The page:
THINK at the Computer History Museum
Apparently, the Eames liked the look of the IBM 2401s too.
This is a card from the Eames Computer House of Cards from the IBM Pavilion at the 1970 World’s Fair in Osaka, Japan
IBM showroom, pre- and post- Eliot Noyes
IBM logos by Paul Rand
Eames chair at IBM
More Eames but not IBM this time
Wall of computer nerd buttons
I have my own nerd button -- a Paul Rand design for IBM. The image is from the IBM Pavilion at the 1964 World's Fair.
As mentioned in previous posts, Eliot Noyes was instrumental in getting Paul Rand and the Eames Office involved with IBM.
More about IBM and the 1964 World's Fair can be found here.
Speaking of Noyes, this non-IBM computer utilized a Noyes-designed IBM Selectric in its design.
Squee, the robot squirrel, by Edmund Berkeley, 1951
Prototype mouse (replica), 1964. Douglas Carl Engelbart, the inventor of the mouse, passed away last week.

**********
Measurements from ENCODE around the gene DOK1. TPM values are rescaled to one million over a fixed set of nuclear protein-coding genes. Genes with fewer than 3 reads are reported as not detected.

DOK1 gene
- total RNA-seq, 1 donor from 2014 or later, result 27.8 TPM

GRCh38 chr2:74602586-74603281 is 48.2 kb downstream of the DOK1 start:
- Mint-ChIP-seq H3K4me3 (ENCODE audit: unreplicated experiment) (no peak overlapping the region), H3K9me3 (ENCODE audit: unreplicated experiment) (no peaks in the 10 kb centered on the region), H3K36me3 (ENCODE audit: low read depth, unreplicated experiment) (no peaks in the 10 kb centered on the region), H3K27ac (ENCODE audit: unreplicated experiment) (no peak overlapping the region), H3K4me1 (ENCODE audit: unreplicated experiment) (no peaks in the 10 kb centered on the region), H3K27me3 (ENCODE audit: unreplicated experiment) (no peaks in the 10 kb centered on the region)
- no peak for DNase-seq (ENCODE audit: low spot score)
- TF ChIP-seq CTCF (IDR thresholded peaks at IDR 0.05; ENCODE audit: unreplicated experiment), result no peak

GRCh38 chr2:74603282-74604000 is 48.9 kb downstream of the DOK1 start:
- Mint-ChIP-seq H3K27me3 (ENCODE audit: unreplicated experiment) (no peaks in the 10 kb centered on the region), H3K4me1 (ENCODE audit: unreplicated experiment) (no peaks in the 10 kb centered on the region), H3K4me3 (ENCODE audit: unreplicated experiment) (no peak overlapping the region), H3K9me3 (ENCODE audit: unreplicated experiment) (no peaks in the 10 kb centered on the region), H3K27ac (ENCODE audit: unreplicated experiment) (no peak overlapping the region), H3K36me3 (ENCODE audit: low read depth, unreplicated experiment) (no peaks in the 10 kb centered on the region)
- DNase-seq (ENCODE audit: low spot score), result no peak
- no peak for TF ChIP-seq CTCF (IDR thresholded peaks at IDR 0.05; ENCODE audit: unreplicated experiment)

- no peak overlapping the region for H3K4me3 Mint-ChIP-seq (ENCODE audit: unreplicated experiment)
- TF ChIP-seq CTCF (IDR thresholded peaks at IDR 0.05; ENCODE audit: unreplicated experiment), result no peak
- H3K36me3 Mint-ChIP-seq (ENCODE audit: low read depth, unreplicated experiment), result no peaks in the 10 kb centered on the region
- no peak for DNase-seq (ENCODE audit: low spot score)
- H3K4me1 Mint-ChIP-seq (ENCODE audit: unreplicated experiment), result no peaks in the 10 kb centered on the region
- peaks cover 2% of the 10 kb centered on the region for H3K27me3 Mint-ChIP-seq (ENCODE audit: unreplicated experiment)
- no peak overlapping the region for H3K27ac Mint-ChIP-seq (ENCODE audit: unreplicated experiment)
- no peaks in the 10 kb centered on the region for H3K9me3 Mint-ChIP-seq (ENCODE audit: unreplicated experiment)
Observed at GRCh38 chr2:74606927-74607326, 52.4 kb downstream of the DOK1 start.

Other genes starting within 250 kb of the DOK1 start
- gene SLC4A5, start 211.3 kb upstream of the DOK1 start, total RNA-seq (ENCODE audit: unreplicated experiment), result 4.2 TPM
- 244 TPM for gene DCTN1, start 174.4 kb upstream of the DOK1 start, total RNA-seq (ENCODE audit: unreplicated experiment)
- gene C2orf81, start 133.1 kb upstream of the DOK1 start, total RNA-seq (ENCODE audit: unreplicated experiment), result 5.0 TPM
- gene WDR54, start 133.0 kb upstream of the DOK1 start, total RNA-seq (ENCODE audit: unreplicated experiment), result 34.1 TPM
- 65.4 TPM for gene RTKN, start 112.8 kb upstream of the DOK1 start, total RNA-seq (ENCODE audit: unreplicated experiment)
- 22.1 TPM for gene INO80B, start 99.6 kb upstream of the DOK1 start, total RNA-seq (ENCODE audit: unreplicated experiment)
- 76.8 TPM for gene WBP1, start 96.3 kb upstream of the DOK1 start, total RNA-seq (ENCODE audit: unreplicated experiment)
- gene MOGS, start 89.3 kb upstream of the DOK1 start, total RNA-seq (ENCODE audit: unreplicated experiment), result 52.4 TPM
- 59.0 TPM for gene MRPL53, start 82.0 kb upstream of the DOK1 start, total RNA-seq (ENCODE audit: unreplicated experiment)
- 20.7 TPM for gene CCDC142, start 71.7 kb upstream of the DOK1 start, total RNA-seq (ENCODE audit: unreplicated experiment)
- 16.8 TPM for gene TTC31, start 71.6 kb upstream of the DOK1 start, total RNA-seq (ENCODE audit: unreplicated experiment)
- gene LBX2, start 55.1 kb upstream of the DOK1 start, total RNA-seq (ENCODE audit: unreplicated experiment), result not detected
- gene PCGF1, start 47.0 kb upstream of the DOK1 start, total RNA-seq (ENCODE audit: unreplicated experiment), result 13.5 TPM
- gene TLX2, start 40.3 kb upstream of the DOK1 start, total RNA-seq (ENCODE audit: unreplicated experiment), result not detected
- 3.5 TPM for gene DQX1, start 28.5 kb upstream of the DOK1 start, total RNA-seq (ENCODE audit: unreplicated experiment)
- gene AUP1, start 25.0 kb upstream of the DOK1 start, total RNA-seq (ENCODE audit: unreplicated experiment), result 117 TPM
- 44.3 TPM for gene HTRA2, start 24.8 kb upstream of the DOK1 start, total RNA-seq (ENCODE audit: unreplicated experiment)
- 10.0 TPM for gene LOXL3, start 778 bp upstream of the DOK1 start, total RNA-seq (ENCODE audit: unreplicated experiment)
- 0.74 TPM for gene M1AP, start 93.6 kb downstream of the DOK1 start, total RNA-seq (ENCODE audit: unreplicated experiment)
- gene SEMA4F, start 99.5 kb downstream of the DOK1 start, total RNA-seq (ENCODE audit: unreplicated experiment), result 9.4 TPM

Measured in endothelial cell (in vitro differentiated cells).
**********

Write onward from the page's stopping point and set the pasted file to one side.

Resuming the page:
More about Engelbart here.
This Honeywell computer for the kitchen was listed at $10K in the 1969 Neimen-Marcus catalog.
In addition to storing recipes, there was a built-in cutting board. None were sold through the catalog,
though a handful were sold through other venues.
There was an Apple II in the Computer History Museum collection, but no Apple 1.
I wonder if they bought the Apple 1 that sold at Christie's earlier this week for $387K?
NeXt was a computer company co-founded by Steve Jobs in the late 1980s.
Paul Rand was paid $100K for his work on the NeXT logo. That was a big number back then.
In 1993, Steve Jobs was interviewed about working with Paul Rand.
Jobs said: “I asked him if he would come up with a few options, and he said, ‘No, I will solve your problem
for you and you will pay me. And you don’t have to use the solution. If you want options, go talk to other people.’”
You can watch the entire video here.
Steven Heller also wrote a piece on the NeXT logo for Print.